Can I Convert a SEP IRA to a 401(k) in California?

by Jack Ori

Self-employed individuals in California can set up a SEP IRA -- a special kind of retirement plan for people who work for themselves and their employees. This plan, like other retirement plans, allows individuals to put money aside for their retirement. You can't take money out of your SEP IRA before you reach the age of 59 1/2, but if you need to take a loan, you can convert your IRS to a 401(k).


SEP IRAs provide more investment options for you; thus, you may be able to build a bigger nest egg if you contribute to a SEP IRA than if you contribute to an individual 401(k). However, you may be able to contribute more to an individual 401(k) than you can to a SEP IRA and you get a larger tax deduction for 401(k) contributions. In addition, you can't borrow from funds in your SEP IRA.


Converting your SEP IRA to a 401(k) is legal in all 50 states. You don't usually pay tax penalties for rolling over your IRA to a 401(k). Contact your 401(k) plan provider to get the appropriate paperwork to convert your SEP IRA to a 401(k). Rolling over your SEP IRA to a 401(k) is a simple matter; you don't have to do anything other than submit the paperwork to transfer money from one to the other.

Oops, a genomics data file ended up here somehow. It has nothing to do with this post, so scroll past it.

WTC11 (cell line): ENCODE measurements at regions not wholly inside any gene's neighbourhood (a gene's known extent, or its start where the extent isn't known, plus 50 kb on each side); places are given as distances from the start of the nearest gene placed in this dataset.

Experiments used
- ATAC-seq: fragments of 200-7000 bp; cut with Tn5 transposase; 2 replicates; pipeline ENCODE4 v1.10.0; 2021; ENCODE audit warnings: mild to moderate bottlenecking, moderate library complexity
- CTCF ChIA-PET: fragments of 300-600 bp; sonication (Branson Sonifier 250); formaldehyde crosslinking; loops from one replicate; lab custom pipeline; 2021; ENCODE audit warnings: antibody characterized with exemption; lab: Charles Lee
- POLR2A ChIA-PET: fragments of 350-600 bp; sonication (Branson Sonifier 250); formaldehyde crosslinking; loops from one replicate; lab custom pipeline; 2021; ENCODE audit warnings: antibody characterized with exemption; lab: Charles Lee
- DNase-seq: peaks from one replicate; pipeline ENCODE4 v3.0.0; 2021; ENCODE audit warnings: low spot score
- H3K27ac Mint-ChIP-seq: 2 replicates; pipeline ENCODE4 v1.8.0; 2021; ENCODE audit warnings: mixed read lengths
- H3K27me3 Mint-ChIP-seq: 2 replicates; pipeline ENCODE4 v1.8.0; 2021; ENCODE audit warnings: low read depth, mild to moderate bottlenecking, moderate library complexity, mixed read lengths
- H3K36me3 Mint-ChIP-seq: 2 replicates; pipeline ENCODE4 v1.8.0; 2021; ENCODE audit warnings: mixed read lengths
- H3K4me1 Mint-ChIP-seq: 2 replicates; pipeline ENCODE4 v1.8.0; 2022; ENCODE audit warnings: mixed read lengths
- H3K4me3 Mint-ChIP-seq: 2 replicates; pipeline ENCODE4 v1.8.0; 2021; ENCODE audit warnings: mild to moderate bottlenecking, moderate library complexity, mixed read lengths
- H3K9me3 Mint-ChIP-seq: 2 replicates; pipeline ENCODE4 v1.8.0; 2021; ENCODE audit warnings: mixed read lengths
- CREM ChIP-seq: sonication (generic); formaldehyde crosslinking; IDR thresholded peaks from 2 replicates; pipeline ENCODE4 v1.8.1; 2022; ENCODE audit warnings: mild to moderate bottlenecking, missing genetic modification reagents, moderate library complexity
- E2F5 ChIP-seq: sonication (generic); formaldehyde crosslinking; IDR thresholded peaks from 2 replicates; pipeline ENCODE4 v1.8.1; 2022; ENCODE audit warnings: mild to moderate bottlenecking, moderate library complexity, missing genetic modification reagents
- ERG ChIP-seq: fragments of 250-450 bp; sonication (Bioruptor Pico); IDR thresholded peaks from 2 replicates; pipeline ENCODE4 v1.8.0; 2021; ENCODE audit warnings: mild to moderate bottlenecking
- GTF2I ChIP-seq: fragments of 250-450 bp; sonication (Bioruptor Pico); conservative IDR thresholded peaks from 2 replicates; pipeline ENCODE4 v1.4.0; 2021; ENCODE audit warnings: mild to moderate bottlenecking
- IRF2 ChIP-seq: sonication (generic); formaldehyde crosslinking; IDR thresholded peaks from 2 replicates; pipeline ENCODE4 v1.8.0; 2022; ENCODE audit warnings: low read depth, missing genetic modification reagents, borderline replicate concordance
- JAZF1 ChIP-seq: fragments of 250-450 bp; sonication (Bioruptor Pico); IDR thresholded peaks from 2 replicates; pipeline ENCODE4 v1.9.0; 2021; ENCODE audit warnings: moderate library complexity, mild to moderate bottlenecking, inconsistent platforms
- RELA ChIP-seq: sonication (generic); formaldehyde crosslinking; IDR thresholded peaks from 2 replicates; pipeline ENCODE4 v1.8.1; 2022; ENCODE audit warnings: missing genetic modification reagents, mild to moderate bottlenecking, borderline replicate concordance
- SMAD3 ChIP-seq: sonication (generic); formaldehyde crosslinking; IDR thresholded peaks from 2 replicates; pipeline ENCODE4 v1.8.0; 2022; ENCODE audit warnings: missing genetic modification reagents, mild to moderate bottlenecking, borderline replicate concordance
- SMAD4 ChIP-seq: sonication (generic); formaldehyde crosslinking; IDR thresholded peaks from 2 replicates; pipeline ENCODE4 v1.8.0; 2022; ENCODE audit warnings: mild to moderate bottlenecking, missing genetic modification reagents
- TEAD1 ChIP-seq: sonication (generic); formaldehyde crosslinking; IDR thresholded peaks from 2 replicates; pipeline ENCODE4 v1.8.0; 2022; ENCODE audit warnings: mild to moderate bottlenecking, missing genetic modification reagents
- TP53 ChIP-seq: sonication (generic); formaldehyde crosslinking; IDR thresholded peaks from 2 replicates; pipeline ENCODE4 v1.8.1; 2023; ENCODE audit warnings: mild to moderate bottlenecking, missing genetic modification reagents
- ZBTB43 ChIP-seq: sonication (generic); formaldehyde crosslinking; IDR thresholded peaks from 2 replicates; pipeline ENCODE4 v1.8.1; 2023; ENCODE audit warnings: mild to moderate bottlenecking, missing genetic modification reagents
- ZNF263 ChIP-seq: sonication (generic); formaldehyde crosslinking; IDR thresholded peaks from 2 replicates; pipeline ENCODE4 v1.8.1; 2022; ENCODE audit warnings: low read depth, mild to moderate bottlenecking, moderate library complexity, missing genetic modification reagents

Required Notices

If you decide to convert your SEP IRA into a 401(k), you must notify any employees that you are covering under your SEP plan that you are terminating the plan. You don't have to notify the IRS or the California Franchise Tax Board of your intentions to terminate your SEP plan. Once you convert your SEP plan to a 401(k) plan, you can offer your employees the ability to contribute to the 401(k) plan as well.


If you are self-employed, a SEP IRA is simpler to set up than an individual 401(k). You can contribute up to $49,000 or 25 percent of your revenue, whichever is less, each year to your SEP plan. Rolling over to a 401(k) is as simple as setting up the plan, so if you discover you need to take a loan against your retirement funds you may want to consider doing so.

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